December 13, 1999 05:54pm
Canadian Supreme Court allows some lap dancing
by: Randall Palmer
(OTTAWA) -- Canada's highest court has given lap dancing its seal of approval.
The Supreme Court of Canada ruled on Monday that certain nude lap dancers did not violate community standards, despite an earlier judgment against the practice which involves paying for individual dances at strip bars.
The court acquitted Therese Blais Pelletier, the co-owner of a strip bar, of keeping a bawdy house -- a place of sex for money -- despite the fact that erotic lap dances were being performed in an open cubicle for money.
"The dancers were required to follow the appellant's (Pelletier's) rule against touching clients, but clients were allowed to touch the dancers' buttocks and breasts," according to a statement presented by the Supreme Court.
The court heard the case on Monday and ordered an immediate 3-2 acquittal, with full reasons to follow months later.
The two female judges who heard the case voted for the acquittal, including new Justice Louis Arbour, fresh from prosecuting Yugoslav war crimes.
Arbour said that although the original trial judge had not had the benefit of subsequent Supreme Court decisions, he had "attentively examined all the factors regarding the standard of tolerance, which he carefully weighed."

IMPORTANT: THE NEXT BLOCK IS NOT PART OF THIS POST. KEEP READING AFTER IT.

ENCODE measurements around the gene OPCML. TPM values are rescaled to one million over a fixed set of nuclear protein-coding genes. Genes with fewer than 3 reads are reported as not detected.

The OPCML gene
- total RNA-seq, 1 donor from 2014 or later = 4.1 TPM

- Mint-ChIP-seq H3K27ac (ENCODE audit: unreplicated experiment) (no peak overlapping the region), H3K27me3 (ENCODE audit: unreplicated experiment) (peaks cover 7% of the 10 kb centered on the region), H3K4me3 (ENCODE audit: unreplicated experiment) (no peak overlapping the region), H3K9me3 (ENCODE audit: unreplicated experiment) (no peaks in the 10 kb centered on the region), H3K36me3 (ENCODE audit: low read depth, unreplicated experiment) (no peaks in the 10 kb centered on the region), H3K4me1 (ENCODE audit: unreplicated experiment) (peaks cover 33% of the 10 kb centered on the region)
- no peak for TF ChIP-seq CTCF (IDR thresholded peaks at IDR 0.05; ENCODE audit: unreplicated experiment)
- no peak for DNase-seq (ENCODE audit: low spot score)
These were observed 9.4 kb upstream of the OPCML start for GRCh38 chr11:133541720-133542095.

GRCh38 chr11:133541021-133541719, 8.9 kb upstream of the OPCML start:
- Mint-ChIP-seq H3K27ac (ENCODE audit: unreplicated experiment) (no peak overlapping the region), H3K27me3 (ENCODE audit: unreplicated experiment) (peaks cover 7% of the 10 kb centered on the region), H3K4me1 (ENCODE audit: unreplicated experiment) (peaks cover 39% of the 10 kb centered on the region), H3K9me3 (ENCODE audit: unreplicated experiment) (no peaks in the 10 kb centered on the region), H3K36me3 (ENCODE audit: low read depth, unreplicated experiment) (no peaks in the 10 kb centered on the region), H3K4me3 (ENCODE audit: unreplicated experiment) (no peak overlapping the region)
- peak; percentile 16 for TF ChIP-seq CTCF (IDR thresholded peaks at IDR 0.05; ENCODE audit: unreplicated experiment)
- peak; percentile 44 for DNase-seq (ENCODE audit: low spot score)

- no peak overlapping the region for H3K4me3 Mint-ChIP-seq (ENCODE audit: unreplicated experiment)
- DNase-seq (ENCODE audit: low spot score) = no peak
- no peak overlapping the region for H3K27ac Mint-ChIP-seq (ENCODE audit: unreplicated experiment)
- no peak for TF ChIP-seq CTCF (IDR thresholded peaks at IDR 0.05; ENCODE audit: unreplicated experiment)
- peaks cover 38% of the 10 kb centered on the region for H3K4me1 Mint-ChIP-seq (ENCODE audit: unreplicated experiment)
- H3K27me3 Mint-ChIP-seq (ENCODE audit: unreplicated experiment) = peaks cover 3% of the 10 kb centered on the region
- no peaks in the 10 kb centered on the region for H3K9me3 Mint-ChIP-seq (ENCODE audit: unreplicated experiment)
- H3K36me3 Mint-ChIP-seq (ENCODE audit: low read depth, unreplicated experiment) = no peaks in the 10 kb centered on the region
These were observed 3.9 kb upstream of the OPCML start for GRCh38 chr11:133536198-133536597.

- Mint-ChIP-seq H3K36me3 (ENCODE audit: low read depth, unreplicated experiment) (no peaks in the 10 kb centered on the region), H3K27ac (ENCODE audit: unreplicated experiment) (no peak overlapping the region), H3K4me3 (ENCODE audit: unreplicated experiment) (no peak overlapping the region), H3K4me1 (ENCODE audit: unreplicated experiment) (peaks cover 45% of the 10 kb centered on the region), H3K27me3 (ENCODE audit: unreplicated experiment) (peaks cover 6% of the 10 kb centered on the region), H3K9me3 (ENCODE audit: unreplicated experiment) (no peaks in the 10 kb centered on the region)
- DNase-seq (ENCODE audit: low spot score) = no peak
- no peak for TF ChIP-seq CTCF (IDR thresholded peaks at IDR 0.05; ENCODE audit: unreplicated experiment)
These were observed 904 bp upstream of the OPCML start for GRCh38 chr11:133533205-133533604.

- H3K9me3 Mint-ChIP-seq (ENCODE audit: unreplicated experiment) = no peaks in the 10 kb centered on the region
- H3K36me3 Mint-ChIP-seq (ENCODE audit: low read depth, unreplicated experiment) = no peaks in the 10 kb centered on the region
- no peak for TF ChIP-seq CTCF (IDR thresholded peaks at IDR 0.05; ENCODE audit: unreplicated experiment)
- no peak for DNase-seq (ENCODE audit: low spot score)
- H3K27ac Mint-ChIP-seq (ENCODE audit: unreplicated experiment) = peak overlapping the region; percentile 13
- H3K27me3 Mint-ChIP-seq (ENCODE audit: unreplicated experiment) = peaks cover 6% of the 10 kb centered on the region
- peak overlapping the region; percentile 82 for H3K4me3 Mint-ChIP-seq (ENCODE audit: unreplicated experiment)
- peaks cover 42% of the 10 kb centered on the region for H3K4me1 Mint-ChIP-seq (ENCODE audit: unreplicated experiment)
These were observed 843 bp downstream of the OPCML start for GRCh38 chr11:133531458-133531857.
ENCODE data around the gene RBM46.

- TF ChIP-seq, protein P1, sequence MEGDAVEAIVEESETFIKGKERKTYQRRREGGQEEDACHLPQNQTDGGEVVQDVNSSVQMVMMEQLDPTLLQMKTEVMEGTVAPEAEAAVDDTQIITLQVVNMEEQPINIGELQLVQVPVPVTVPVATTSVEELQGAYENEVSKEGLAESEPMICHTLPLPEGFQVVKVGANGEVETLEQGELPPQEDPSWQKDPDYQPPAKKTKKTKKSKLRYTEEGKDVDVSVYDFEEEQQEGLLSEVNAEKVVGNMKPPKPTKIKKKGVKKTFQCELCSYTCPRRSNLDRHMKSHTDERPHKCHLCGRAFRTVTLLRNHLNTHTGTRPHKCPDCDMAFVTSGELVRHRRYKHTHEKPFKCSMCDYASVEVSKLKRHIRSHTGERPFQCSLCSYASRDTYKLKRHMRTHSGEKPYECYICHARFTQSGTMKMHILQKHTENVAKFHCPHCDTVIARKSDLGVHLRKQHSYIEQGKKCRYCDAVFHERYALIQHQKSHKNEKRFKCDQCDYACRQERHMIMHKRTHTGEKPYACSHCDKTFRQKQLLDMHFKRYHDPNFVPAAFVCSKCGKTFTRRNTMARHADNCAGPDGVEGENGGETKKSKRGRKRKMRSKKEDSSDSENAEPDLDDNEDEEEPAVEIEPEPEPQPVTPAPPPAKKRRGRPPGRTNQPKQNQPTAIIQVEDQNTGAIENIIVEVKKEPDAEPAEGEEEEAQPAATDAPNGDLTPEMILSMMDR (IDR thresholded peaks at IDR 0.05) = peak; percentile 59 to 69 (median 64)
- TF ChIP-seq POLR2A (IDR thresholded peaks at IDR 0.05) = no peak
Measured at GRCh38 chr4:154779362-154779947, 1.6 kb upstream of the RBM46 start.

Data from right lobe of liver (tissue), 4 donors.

In particular, she noted, the judge had looked at the nature of the sexual touching between the dancers and the two undercover policemen who had bought the dances.
In the court's 1997 decision, Justice John Sopinka wrote for the majority that the lap dancing was done for all to see and the activities were "indecent insofar as they involved sexual touching between dancer and patron."
"Patrons...could, for a fee, fondle and touch women and be fondled in an intimately sexual manner, including mutual masturbation and apparent cunnilingus, in a public tavern."
In Monday's ruling Justice Frank Iacobucci disagreed with his fellow judges. "We find the behavior indecent... particularly because of the sexual contact between the dancer and her patron and because of the fact that the acts were not in private."